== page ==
At the 2018 conference of the Canadian Society for Ecology and Evolution, 5 friends and I put on a workshop on the use of Twitter in science. Today: slides and commentary from Cylita Guy’s piece of the #CSEETweetShop. How can you use Twitter to communicate your active research to the general public?
I’m here today to tell you a little bit about some of the strategies I use when tweeting during active research projects. But to set the stage, I need to tell you a little bit about myself first. Continue reading
Image: The sorting-hat spider, Eriovixia gryffindori, from Ahmed et al. 2016 Indian J. Arachnology 5:24-27; photo Sumukha J.N., used by permission.
I’ve nearly finished drafting the manuscript of my new book, which will tell some of the stories behind eponymous Latin names (those based on the names of people, like Berberis darwini for Charles Darwin). These names tell so many fascinating stories that I’ve been having a whale of a time with the writing. I hope you’ll soon have nearly as much fun reading it.
The chapter I’m working on at the moment (as I write) is called Harry Potter and the Name of the Species, and it’s about Latin names drawn from fictional characters. Consider, for instance, some names from The Lord of the Rings: Continue reading
Images: Howler monkey (Alouatta pigra); Royal Flycatcher (Onychorhynchus mexicanus); Helmeted basilisk (Corytophanes cristatus). All photos © 2017 S Heard, CC BY 4.0
In March, I’ll be heading to Belize to teach an undergraduate tropical ecology field course (not alone; I have an excellent batch of co-instructors). I mentioned this to someone last week, and their reaction was to chuckle and say “wow, must be nice!”. And maybe it seems petty, but I’m getting really tired of that reaction.
The thing is, it’s near-universal. Continue reading
If you’ve been following Scientist Sees Squirrel for a while, you’ve probably noticed that I have a little bit of a thing for the etymologies of Latin (or “scientific”) names of organisms. It’s perhaps a bit of a niche interest… but it shouldn’t be; there are fascinating stories behind the names we’ve coined. So much so, in fact, that I’m writing a book on the topic – in particular, about eponymous Latin names (those named after people).
I’ll have more to say about my new book soon; but today, I just wanted to alert you to a recent episode of Liam Taylor’s Natural Reality podcast. On my episode, Liam and I talked about Latin names – about why they’re interesting (to me, and I hope I can convince you, to you too); about how on earth I got interested in the stories behind Latin names; and about some of my favourite names.
Liam’s best question, I think, was this: what makes (for me) a “good” Latin name? My answer was that a good Latin name is one that tells a story. The podcast episode is full of those stories. If you’d like to hear a few of them, you can listen to it, or download it, here.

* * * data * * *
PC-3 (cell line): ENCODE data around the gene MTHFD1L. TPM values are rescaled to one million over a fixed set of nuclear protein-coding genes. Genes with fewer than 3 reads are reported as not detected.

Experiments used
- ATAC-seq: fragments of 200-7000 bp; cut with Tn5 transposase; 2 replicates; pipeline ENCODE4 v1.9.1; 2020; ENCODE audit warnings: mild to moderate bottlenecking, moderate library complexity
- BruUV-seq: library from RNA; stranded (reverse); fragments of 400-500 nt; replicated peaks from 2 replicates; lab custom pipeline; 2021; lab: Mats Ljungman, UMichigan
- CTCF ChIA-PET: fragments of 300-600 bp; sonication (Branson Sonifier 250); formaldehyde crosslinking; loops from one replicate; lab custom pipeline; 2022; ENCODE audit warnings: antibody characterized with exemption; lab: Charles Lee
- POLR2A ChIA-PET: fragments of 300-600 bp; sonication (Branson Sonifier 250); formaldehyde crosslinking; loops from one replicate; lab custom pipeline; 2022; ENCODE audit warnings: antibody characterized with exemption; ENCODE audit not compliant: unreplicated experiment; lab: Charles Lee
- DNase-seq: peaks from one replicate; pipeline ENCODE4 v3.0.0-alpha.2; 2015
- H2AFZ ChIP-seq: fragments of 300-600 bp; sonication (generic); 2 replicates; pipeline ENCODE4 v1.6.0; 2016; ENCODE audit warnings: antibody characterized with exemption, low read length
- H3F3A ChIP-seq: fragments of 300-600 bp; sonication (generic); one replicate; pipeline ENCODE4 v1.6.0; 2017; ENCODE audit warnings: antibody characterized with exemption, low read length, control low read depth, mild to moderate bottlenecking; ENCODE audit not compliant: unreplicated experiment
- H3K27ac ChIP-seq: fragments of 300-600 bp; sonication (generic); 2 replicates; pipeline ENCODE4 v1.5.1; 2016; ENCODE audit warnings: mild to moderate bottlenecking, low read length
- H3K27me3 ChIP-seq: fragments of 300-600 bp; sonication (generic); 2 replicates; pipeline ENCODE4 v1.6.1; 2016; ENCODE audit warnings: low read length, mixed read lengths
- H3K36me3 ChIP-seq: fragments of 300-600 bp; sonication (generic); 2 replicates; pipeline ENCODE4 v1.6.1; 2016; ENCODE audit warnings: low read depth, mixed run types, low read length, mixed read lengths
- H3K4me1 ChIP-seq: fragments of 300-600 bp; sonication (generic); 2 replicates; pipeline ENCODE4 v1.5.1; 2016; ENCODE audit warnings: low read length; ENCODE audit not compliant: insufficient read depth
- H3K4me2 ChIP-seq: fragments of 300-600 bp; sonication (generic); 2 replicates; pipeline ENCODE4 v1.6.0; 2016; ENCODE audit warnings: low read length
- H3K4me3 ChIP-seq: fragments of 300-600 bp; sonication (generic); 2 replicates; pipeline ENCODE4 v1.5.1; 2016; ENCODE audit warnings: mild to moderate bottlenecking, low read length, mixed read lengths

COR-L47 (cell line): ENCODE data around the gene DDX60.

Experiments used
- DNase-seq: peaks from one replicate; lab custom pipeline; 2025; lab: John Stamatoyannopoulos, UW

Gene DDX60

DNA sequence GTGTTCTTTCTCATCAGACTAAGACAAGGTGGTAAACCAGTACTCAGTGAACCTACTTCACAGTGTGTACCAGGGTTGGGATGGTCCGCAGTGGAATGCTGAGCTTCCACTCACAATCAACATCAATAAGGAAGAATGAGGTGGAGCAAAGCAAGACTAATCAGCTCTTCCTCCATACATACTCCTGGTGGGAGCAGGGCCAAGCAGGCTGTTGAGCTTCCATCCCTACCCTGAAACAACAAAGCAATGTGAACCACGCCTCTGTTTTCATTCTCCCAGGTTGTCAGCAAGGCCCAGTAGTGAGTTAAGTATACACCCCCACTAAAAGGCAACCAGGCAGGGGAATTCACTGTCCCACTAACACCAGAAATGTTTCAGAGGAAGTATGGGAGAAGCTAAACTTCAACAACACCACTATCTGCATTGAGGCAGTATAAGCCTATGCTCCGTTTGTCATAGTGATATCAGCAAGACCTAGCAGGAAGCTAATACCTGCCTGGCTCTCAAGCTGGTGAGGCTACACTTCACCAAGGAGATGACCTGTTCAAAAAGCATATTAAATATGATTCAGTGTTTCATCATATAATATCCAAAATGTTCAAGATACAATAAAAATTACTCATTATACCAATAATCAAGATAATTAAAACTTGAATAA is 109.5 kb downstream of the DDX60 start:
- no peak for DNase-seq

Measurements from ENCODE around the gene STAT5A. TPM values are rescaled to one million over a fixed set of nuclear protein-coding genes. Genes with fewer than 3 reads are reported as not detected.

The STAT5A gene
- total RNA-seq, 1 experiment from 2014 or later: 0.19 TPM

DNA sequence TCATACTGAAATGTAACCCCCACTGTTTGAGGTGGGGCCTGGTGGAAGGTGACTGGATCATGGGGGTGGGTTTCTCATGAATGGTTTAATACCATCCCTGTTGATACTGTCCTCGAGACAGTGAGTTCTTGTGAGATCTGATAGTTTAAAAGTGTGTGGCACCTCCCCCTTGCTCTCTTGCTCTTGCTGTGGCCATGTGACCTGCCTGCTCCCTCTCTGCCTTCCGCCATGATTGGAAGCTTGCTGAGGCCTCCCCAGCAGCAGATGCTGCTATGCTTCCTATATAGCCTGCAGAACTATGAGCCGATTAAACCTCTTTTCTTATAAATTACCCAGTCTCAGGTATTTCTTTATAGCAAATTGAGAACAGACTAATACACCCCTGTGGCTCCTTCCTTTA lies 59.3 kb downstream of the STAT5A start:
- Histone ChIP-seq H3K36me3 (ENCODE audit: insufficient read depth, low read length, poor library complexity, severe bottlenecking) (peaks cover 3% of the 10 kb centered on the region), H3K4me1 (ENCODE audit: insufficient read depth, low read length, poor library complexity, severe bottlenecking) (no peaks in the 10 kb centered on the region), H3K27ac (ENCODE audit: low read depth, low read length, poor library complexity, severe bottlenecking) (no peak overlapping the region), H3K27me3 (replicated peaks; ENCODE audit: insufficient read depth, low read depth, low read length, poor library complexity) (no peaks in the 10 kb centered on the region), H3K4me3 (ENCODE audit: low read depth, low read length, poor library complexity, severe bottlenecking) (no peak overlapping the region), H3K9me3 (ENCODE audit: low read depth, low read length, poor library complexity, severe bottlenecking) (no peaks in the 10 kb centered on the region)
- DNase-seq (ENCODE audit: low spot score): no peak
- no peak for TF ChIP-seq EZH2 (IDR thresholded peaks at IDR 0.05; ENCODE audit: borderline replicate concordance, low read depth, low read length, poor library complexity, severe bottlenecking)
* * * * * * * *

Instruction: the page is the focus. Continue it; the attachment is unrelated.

© Stephen Heard January 10, 2019
Image: Skinny-leg jeans. Not my legs. Or my jeans. © Claude Truong-Ngoc CC BY-SA 3.0, via wikimedia.org
I went shopping for jeans last week, and came home frustrated. (As usual, yes, I’m eventually heading somewhere.) I have calves of considerable circumference, and the fashion in men’s jeans now seems to be for a very narrow-cut leg. I took pair after pair into the fitting room, only to discover I couldn’t even force my leg through the available hole. I know, hold the presses – I’m old and I don’t like today’s fashion; and while we’re at it, all you kids get off my lawn!
But from my (admittedly weird) utilitarian point of view, I just don’t understand skinny-leg jeans. Here’s why. If you make a pair of skinny-leg jeans, they can be used by a skinny-leg person, but not – not even a little bit – by a non-skinny-leg person. If you make a pair of wide-leg jeans, they accommodate both. There’s a fundamental asymmetry in usefulness that makes it seem obvious, to me, how jeans ought to be sewn.
The same asymmetry is why I teach students to report exact P-values, not just “P<0.05” or “P>0.05”.* Continue reading
Photo: Squirrel in the Bergdorf Goodman Shoes window; © Katie Hinde, by permission.
Today is Scientist Sees Squirrel’s fourth birthday. When I pounded out my first post, I had no real concept of what I was doing. I’m a little surprised and a little bemused that after four years, I’m still pounding out posts. (It remains true that I have no real concept of what I’m doing, but at least I’ve established that I enjoy doing it.) Along the way, I appear to have written over 300 posts – and nobody can be more surprised by that than I am.
Occasions like this sometimes get celebrated with greatest-hits lists, but that would be boring. It’s tempting to do a greatest-duds list instead (starting with this one), but why would I inflict that on you? So, for some middle ground: five posts that I think were actually pretty good – but that you probably didn’t read, because almost nobody did. I’ve written about my most undercited paper; I guess these are some of my most underread blog posts. Perhaps you’ll enjoy making the acquaintance of a piece you missed the first time around. Continue reading